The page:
“There is abroad today a widespread suspicion that a robust faith in the absolute sovereignty of God is bound to undermine any adequate sense of human responsibility. Such a faith is thought to be dangerous to spiritual health because it breeds a habit of complacent inertia. In particular, it is thought to paralyze evangelism by robbing one both of the motive to evangelize and of the message to evangelize with. The supposition seems to be that you cannot evangelize effectively unless you are prepared to pretend while you are doing it that the doctrine of divine sovereignty is not true. I shall try to make it evident that this is nonsense. I shall try to show further that, so far from inhibiting evangelism, faith in the sovereignty of God’s government and grace is the only thing that an sustain it, for it is the only thing that can give us the resilience that we need if we are to evangelize boldly and persistently, and not be daunted by temporary setbacks. So far from being weakened by this faith, therefore, evangelism will inevitably be weak and lack staying power without it. This, I hope, will become clear as we proceed.”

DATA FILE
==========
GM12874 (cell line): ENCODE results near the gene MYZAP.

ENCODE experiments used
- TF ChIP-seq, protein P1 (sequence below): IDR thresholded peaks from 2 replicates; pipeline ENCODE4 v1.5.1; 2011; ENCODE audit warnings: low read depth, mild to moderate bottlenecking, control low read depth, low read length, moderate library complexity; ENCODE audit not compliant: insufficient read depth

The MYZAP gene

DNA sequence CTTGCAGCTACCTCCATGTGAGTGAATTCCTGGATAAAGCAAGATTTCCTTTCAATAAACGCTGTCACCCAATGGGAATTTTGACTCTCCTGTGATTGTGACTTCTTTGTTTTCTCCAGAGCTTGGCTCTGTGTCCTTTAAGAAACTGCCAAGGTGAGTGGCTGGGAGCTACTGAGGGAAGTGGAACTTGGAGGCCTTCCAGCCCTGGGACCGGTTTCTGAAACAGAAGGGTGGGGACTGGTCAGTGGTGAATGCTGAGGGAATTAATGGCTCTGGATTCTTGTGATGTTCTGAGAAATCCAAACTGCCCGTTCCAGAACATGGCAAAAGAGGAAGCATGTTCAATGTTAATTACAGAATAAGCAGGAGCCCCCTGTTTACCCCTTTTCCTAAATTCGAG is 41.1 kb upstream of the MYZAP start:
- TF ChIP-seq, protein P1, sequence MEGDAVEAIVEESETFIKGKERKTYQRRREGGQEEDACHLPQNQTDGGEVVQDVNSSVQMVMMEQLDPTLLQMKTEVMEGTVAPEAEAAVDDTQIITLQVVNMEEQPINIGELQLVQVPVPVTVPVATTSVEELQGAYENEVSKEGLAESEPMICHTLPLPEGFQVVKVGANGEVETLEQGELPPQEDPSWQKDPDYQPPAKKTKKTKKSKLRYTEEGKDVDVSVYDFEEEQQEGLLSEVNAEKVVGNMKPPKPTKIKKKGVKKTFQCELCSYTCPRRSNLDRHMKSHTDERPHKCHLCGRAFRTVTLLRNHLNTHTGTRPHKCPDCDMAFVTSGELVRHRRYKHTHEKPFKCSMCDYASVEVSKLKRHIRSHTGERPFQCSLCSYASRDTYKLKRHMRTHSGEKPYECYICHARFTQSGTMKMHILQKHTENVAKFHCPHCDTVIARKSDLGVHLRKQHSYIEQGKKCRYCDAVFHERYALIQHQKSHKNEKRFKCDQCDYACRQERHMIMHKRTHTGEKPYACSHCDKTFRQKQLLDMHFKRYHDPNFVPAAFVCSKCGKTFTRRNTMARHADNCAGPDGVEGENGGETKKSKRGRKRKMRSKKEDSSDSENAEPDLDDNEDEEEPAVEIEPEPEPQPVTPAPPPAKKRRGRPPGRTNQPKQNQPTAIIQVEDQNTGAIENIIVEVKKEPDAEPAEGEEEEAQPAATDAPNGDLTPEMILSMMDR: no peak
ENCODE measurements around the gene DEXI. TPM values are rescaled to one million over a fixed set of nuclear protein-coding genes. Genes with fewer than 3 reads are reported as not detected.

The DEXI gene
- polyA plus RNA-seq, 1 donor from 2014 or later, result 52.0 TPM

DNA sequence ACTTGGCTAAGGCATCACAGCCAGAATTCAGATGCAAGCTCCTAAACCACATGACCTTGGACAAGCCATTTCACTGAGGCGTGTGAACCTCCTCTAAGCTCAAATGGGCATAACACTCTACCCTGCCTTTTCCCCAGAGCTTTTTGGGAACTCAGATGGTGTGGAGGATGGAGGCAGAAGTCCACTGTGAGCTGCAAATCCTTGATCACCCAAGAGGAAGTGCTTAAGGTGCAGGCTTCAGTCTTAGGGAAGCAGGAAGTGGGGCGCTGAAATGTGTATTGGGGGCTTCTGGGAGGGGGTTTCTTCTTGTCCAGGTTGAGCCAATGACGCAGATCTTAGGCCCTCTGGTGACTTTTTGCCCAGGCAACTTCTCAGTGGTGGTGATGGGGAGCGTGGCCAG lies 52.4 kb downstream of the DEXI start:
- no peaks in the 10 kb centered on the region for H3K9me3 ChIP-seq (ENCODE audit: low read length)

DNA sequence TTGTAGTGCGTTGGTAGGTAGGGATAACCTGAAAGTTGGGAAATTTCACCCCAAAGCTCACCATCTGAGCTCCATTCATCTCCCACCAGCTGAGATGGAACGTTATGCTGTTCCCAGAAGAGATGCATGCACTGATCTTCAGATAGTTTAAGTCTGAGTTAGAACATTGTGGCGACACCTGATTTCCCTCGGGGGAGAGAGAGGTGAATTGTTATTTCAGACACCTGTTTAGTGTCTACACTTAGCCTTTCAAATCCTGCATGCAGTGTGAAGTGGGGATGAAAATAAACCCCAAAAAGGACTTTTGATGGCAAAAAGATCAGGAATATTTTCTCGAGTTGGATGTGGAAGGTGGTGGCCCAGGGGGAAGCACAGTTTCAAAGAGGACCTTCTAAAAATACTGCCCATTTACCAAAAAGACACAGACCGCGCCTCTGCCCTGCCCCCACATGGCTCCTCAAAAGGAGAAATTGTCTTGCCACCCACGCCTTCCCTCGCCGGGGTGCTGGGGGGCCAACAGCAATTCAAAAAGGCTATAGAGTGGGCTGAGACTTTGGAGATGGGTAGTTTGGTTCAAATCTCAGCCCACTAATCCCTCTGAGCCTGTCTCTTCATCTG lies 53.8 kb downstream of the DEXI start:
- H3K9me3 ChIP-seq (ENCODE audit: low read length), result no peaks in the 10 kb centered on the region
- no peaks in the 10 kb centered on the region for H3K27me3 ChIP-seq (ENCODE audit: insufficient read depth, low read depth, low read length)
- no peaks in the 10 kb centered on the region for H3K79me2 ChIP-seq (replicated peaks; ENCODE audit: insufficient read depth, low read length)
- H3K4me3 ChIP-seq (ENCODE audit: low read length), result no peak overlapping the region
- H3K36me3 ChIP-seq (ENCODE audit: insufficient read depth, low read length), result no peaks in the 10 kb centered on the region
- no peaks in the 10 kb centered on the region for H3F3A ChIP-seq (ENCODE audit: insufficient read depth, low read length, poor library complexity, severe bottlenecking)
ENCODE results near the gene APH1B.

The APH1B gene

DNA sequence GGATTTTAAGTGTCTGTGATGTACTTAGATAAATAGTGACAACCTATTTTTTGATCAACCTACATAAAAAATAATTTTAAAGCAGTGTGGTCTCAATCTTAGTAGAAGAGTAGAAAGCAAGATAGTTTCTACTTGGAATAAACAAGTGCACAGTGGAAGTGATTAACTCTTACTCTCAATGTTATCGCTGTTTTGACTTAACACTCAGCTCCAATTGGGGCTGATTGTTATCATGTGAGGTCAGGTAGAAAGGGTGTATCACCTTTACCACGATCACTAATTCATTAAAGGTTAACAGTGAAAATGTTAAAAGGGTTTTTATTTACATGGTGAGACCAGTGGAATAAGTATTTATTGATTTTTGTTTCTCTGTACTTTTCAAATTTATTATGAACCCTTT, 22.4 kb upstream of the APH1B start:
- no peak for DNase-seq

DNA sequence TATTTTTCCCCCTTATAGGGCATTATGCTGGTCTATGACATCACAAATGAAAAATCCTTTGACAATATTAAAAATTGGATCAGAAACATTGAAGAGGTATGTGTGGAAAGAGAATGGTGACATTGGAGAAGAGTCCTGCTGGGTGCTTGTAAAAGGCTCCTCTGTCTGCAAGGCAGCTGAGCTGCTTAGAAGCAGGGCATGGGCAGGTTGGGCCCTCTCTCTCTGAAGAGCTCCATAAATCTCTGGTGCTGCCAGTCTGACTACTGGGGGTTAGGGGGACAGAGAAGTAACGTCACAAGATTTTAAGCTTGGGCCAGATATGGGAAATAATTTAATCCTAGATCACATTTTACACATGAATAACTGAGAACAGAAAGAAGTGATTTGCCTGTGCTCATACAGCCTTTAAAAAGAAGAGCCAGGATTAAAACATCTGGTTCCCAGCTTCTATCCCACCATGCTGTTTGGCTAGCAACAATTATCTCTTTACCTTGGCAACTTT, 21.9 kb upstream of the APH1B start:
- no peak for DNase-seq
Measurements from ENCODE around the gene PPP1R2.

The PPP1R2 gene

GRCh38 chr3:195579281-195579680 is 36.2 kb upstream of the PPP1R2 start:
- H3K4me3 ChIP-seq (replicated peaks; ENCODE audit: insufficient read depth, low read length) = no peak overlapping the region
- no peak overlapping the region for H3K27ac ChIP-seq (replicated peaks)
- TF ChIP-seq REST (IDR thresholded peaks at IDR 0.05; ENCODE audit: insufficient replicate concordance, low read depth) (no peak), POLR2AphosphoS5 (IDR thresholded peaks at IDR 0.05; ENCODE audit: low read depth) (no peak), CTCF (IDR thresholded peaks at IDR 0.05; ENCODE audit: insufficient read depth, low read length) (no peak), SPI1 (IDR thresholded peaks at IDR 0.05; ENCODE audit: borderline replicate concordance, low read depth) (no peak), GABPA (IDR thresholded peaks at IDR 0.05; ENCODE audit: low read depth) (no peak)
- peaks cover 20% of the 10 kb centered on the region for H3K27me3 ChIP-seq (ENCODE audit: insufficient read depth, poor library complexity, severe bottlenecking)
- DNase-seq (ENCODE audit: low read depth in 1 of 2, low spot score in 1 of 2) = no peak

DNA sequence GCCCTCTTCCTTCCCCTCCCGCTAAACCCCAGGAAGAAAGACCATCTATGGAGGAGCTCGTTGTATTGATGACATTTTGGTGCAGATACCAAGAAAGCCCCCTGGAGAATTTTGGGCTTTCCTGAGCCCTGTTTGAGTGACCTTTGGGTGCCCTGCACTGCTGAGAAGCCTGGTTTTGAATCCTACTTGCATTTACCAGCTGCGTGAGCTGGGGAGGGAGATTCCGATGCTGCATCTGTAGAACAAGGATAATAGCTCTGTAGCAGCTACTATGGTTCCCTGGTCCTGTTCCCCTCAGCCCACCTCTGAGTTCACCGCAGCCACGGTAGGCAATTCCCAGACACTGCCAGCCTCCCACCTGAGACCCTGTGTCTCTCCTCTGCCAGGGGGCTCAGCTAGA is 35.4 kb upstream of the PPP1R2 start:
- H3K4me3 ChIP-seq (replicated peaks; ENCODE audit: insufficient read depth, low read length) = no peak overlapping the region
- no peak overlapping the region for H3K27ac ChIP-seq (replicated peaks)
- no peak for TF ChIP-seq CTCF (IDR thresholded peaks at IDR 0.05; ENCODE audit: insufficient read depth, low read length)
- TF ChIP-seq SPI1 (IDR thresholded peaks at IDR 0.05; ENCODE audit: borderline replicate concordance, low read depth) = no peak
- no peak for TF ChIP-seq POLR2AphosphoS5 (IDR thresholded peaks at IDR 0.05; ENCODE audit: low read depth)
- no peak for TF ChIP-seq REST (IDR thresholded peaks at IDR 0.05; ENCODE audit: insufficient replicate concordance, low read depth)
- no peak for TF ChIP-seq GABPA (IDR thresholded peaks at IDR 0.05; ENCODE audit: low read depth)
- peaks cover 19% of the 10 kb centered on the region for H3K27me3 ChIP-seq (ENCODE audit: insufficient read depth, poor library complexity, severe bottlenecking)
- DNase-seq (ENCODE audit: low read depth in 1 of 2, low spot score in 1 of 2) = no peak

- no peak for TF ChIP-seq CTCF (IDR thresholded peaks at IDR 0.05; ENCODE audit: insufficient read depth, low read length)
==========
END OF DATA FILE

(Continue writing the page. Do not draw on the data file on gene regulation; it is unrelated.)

-J.I. Packer Evangelism and the Sovereignty of God